Sunday, September 03, 2006

Season of Baby Birds

Along with summer here, I missed the “baby bird” season, at least the early part of it in July. Caught the tail end of “begging food from parents” season, a truly precious time of year. In August, though, the babies are grown enough to come to the feeder by themselves, and we see hordes of young scrub jays, finches, baby towhees, even doves looking for food. The parents almost seem to have disappeared, but perhaps we aren’t looking closely enough to distinguish them from their nearly-grown offspring.

The scrub jays are hoarding, not eating, and would empty the sunflower seed feeder several times a day if I refilled it. Many years ago, observing our scrub jays this time of year, I put their story into limericks. Can this be a more effective way to do environmental education? Painless, even? It’s certainly more fun!

The Circle of Life

A garrulous bird is the Scrub Jay
He sits and he cackles all day
     For sunflower seeds
     To meet his winter needs
Then hides them wherever he may.

From sunflower seeds put away
By Scrub Jays against a cold day
     And never recovered
     My yard is now smothered
With sunflower plants gone astray.

If Scrub Jays could plan while they play
I’m sure they’d be happy to say
     These sunflowers reseeding
     Are going for feeding
A new crop of Scrub Jays next May.

Scrub Jays were an early topic of this blog, when I started it in March. For photos, see Lining up for breakfast, and for a jay adventure, see A Scrub Jay in the Hand.


Dave said...

Some weekend when I don't have anything to do, I plan to compose a rock opera that teaches all world history effectively and painlessly. My complete lack of musical training has made the project more difficult. Limericks could be the answer!

Such projects seem to slide down the slippery slope, but poems like yours really could be seeds for a new crop of kids. Consider Dr. Seuss' "The Lorax."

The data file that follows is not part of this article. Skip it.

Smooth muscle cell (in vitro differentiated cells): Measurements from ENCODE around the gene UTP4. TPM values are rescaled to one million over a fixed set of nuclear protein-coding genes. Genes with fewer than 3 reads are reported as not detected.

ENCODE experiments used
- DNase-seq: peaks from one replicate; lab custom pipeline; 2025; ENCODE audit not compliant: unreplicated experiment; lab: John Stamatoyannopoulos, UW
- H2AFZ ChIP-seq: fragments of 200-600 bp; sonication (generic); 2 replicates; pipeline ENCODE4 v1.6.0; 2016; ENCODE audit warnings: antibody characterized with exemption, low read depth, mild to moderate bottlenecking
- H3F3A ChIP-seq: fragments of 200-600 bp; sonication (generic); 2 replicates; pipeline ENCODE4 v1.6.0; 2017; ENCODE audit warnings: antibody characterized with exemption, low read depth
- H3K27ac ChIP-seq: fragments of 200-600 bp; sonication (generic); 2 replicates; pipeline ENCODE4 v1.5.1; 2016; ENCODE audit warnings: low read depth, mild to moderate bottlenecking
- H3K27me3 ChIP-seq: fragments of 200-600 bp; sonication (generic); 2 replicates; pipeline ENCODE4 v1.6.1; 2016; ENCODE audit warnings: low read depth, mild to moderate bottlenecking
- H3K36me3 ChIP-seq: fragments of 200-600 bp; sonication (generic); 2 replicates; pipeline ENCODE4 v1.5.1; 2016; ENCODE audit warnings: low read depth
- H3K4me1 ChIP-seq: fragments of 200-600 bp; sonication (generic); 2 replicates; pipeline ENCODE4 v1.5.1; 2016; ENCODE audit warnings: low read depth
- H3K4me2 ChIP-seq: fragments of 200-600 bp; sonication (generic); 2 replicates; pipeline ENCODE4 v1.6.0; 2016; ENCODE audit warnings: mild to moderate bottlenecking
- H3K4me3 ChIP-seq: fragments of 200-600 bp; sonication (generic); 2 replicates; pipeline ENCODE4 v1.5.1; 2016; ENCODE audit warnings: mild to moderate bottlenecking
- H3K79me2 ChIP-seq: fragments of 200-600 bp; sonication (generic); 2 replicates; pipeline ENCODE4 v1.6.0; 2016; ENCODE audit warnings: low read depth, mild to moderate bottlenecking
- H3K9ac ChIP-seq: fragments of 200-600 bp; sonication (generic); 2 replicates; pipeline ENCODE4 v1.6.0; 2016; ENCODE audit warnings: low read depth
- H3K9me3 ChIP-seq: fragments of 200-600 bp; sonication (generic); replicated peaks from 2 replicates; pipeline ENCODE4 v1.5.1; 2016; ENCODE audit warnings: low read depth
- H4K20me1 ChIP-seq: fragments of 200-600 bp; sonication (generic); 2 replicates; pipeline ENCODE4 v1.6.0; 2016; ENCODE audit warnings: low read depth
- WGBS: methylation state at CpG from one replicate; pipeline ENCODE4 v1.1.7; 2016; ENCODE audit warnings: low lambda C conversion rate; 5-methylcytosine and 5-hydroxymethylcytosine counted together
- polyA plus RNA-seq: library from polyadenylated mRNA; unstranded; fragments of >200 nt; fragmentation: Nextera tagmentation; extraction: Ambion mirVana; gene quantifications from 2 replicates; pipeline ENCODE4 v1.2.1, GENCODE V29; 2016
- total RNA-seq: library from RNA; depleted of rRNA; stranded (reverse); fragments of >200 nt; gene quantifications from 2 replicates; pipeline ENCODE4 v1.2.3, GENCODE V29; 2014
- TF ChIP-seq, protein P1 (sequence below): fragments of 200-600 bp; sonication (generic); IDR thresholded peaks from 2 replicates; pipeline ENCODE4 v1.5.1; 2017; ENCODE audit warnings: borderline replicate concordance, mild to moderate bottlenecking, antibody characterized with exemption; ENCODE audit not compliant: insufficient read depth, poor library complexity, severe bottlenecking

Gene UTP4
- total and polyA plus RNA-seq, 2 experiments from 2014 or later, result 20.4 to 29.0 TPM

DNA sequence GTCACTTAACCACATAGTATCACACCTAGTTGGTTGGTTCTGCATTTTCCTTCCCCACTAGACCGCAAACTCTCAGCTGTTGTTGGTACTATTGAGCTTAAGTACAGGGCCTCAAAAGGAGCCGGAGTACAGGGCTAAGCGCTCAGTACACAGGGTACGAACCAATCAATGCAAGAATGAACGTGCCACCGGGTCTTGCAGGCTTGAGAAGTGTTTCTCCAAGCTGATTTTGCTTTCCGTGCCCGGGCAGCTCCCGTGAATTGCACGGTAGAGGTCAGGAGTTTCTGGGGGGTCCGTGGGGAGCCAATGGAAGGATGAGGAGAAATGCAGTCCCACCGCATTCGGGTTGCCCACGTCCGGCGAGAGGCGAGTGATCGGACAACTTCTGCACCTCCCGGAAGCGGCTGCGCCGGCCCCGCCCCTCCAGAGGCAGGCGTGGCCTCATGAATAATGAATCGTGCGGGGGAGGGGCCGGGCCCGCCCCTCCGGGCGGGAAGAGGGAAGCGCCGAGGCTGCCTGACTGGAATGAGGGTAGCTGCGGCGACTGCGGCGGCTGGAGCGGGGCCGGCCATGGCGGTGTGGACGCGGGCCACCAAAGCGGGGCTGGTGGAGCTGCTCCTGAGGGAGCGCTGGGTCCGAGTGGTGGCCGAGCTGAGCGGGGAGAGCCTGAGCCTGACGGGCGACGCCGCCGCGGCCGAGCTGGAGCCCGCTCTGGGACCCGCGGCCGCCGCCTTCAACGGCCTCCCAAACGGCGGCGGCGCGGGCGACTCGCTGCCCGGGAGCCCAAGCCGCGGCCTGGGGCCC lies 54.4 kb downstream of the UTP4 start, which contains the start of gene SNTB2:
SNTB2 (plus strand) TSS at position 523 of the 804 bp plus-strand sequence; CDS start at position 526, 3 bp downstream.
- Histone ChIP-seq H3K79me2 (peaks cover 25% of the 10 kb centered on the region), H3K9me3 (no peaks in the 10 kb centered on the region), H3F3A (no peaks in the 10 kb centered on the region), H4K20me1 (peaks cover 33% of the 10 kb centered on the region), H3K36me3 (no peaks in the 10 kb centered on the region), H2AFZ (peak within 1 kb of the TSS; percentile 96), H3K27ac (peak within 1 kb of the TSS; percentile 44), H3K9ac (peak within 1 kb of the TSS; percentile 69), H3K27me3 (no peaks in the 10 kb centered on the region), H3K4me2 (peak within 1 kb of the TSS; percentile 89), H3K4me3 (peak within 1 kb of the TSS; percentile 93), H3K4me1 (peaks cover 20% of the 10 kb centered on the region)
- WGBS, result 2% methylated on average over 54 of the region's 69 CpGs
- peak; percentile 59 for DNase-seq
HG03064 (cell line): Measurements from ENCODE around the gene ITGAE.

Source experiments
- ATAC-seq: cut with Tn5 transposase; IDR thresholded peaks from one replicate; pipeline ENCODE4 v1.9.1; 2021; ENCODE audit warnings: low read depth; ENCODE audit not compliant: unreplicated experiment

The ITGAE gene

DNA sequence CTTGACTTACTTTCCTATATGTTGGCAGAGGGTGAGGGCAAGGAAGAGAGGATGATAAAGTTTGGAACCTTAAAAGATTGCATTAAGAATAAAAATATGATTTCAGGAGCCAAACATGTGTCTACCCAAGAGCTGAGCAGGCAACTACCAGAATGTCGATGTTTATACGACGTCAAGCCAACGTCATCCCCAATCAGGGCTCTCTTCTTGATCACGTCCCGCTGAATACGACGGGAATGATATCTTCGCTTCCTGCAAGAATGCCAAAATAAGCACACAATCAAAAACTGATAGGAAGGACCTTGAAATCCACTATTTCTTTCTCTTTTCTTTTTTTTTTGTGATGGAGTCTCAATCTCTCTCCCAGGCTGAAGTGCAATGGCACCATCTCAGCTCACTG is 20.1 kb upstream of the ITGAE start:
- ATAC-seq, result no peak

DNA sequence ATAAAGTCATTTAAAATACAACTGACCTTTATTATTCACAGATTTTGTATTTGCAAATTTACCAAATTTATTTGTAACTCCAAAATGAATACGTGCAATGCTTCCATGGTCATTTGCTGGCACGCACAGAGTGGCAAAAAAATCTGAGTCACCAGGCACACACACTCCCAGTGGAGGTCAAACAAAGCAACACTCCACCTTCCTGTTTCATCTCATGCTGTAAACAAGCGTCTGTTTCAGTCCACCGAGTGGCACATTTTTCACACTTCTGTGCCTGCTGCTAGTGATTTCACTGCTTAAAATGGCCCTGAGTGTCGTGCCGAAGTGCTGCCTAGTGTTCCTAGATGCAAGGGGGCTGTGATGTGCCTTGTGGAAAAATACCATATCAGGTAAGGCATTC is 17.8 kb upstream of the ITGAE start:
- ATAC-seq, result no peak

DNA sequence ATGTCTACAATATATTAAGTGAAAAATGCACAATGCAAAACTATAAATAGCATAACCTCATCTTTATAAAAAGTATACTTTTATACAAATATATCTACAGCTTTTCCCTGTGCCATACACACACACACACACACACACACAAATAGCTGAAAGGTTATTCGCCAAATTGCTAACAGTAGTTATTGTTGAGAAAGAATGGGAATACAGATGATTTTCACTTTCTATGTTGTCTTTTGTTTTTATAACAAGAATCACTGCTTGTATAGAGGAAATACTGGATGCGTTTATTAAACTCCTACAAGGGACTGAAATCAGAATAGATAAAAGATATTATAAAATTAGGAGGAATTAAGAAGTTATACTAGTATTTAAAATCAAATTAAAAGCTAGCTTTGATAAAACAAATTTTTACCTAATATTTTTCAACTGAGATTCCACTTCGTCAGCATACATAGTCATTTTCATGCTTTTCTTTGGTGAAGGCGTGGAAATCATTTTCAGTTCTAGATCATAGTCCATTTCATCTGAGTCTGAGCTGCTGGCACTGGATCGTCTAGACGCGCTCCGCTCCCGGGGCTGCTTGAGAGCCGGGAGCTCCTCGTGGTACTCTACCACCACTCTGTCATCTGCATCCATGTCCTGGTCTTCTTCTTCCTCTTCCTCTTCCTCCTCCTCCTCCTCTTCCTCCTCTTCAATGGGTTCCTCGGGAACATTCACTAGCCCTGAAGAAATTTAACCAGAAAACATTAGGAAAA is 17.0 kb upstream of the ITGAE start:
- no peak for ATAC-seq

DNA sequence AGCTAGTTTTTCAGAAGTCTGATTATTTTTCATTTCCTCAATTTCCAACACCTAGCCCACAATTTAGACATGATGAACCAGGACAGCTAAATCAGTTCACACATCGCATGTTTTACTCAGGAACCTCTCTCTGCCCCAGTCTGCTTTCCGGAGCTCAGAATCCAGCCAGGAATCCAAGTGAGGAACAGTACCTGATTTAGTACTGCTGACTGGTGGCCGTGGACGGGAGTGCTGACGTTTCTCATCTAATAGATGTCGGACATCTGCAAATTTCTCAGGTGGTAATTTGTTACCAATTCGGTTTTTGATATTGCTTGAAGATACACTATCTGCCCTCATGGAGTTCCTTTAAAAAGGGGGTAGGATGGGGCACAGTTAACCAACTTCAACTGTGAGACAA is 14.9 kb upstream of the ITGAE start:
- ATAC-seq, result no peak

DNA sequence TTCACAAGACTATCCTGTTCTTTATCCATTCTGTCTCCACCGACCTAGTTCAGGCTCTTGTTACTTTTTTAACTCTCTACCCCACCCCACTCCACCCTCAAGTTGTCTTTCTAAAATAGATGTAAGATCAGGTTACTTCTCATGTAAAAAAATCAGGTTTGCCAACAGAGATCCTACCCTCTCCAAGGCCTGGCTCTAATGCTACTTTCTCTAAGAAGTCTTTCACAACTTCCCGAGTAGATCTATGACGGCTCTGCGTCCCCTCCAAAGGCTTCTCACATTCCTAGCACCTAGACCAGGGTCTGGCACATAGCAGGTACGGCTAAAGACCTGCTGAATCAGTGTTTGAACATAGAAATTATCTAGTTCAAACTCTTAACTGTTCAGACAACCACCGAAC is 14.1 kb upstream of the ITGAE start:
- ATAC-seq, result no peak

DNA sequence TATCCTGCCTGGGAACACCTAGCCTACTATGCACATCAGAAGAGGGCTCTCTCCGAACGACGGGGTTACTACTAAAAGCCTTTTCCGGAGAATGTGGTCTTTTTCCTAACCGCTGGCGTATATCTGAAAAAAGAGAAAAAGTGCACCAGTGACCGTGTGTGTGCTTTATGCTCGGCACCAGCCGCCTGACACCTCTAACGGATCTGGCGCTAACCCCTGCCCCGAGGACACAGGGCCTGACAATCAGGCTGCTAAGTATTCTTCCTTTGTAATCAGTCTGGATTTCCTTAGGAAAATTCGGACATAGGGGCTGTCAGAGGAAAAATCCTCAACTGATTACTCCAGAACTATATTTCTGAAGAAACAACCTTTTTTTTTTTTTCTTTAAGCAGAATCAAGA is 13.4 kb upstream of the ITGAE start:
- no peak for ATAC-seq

S.L. White said...

I don't know, Dave, I really like the "rock opera" idea. You just need a "score" guy to do the music part while you do the lyrics!

The Lorax, yes, exactly what I was going for... (grin) Hmmm... a whole book, eh?

Thanks for stopping by...

p.s. Are you old enough to remember a little film called "3000 years of art in 3 minutes"? Maybe your world history epic could be something like that. Think I'd set aside a little more than one weekend tho!

Dave said...

Ah, but the other problem is that I'm not so good with lyrics either. I did do my first-ever haiku for Cat Woman last week, but a world history in that form seems very unlikely.

I'm old enough to remember almost everything if I didn't forget so much of it, but I don't remember the film, and can't google up anything that looks like it. "The Reduced Shakespeare" (all of the Bard in 90 minutes) is another possible model.

We were convinced for years that my elder son took the Onceler, who destroys the Truffula Trees, to be the moral center of "The Lorax." He insists that he got the point of the story (and his actions in the world support him), but he just thought the pipes were cool.

S.L. White said...

Okay, now I'm going to have to READ the Lorax... I do get the point of the story, tho.

Probably would have helped if I'd given you the full title: God is Dog Spelled Backwards, or 300/0 years of art in 3 minutes. The link gives you a tiny preview, click "back" for more on the filmmaker. OR, if you search on "God is Dog..." you may find more on it. Good luck!

p.s. Where's the haiku??

Jane said...

Several Scrub Jays come for breakfast each morning and one will even perch on the screen guard of the door that leads out to the back of our place.

We have a large stand of Scrub Oak, in which they live and from which they nag me for peanuts.

There are two, now who will take the nuts directly from my hands while the shy ones hang back and wait for me to toss them.

You're right, this time of year they begin to stash them, and I swear they hear my coffe grinder each morning, and know that it is breakfast time.

Cheers, from another Front Range gal.